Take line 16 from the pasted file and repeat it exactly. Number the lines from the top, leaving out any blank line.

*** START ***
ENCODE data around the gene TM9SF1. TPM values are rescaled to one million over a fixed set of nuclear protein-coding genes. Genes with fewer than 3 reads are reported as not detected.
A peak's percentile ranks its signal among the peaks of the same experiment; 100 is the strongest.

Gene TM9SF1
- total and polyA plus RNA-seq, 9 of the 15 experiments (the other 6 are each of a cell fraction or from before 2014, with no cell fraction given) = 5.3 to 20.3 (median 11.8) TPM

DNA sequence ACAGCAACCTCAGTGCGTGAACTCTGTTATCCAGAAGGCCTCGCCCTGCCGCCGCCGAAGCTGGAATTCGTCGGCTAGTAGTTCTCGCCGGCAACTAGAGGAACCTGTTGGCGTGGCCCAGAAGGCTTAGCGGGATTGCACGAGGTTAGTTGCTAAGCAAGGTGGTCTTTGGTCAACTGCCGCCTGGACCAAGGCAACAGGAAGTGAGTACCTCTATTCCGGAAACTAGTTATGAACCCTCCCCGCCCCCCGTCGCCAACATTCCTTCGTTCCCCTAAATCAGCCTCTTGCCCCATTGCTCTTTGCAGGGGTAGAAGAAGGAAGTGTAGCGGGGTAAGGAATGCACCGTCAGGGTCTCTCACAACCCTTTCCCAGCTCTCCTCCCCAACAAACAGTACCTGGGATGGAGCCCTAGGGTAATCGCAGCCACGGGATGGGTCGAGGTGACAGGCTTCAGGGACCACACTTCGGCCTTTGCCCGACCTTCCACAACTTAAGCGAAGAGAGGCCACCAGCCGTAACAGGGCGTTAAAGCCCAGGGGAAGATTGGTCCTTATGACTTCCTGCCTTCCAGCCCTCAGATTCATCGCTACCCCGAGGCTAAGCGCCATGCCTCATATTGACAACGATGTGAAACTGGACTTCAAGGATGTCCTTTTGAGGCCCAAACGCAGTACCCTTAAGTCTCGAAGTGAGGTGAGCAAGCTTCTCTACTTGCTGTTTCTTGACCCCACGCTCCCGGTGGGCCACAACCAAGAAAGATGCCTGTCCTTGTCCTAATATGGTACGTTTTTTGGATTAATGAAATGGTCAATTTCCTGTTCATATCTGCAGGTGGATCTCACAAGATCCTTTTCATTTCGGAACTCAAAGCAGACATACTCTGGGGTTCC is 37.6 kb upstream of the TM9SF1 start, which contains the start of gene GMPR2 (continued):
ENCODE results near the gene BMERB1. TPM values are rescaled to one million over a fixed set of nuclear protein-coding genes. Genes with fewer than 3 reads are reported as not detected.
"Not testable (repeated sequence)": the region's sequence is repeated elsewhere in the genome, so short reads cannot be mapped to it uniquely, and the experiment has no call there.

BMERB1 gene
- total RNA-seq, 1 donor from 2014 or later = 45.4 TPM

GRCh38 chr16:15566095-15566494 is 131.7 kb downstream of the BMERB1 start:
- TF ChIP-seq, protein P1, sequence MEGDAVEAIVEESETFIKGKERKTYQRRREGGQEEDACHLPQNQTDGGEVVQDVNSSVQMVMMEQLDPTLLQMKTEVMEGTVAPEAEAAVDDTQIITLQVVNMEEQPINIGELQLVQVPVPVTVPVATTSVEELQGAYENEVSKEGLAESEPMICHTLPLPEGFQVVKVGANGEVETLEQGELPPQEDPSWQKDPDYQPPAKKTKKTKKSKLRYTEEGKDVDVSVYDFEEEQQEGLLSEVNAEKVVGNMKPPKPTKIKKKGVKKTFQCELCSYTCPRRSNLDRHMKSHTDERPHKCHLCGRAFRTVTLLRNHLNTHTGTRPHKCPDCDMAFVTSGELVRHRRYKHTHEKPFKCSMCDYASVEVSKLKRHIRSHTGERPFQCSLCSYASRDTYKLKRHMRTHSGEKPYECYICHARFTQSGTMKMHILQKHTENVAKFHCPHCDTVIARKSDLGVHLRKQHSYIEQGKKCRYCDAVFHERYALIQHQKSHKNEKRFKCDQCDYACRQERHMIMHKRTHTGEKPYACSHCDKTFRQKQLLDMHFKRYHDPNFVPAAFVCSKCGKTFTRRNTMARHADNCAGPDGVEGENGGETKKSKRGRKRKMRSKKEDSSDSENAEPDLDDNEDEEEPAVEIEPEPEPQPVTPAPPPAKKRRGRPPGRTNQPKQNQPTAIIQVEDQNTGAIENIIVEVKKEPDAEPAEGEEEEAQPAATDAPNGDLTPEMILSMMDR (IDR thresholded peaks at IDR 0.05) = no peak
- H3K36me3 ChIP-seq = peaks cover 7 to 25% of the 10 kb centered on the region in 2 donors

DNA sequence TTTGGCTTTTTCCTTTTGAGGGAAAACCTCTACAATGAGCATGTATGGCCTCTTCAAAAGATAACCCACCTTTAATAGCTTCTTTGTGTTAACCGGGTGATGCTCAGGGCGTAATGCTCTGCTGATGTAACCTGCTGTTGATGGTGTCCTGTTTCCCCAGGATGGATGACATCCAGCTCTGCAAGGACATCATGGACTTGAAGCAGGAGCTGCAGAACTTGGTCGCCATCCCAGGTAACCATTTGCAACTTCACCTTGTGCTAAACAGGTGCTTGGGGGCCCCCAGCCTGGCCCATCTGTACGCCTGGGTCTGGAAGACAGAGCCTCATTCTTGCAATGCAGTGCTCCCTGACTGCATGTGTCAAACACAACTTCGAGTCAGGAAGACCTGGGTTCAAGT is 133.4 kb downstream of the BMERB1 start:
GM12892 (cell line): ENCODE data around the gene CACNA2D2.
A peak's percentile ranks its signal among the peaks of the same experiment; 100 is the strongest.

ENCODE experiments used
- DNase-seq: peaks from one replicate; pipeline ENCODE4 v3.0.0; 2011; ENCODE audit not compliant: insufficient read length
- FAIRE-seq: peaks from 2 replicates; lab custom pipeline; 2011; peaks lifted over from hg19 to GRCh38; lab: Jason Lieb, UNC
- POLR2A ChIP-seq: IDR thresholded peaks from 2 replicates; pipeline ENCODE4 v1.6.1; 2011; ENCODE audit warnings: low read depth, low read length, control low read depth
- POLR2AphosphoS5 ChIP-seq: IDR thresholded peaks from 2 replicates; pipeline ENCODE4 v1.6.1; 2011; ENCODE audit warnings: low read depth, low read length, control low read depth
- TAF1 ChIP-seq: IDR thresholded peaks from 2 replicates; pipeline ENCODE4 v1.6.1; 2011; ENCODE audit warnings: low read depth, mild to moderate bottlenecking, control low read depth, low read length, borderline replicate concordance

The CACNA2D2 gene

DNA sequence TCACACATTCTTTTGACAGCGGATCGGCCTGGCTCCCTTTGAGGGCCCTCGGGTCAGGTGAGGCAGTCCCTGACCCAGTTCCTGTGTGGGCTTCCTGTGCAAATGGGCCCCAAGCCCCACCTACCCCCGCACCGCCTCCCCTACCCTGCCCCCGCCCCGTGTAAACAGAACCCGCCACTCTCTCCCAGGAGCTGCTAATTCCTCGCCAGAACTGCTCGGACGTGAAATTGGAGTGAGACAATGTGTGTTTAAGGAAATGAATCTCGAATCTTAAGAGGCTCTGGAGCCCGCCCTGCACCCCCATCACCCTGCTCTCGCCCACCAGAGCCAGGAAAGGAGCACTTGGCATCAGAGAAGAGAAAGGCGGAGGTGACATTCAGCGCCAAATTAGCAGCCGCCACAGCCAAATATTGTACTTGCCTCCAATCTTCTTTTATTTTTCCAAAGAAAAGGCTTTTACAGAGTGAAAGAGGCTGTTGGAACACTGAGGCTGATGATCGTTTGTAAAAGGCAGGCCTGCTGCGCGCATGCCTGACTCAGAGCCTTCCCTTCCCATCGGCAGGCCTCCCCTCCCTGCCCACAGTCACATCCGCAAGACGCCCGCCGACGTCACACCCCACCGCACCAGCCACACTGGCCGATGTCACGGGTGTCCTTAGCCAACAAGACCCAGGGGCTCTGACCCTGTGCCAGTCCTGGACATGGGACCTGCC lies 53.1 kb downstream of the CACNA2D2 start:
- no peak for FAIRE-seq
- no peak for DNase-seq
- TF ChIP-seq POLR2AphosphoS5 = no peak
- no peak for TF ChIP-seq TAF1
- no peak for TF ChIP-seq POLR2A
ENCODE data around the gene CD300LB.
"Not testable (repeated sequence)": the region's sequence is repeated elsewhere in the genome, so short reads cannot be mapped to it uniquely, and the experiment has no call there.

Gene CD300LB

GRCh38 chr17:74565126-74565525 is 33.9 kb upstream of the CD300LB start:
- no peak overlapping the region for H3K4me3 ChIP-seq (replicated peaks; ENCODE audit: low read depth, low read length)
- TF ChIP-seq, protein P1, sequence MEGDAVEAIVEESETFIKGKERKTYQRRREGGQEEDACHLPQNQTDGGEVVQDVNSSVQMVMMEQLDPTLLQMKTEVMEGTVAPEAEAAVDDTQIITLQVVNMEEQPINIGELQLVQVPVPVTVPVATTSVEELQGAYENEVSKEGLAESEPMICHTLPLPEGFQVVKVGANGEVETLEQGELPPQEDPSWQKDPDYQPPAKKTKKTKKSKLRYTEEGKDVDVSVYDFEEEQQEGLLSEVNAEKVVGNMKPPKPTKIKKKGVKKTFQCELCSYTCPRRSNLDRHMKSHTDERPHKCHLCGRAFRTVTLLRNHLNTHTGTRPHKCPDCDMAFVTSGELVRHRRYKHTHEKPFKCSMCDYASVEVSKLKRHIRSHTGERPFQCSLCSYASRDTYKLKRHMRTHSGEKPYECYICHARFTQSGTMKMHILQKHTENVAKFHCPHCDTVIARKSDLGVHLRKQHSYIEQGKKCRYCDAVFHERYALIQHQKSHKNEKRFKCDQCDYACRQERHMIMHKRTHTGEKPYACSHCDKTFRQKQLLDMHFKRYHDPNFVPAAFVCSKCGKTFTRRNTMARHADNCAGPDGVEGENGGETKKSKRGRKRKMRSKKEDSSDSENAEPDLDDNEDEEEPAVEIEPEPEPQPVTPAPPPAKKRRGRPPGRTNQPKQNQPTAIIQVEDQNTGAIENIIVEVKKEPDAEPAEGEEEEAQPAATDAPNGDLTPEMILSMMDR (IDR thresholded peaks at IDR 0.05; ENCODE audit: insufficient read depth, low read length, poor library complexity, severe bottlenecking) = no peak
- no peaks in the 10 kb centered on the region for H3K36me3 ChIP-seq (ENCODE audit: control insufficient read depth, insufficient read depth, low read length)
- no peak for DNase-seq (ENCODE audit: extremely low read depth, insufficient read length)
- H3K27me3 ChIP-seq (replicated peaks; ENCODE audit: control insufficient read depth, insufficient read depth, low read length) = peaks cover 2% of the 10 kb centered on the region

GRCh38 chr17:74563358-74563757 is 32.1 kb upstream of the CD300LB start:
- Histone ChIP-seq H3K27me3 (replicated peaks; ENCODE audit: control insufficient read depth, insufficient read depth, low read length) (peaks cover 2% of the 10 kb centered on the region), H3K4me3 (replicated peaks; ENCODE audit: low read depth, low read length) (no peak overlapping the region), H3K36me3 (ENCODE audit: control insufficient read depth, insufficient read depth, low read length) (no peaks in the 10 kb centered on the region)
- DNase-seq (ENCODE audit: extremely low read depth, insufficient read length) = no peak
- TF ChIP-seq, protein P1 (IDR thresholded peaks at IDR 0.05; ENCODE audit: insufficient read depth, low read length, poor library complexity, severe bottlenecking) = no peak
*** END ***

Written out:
ENCODE experiments used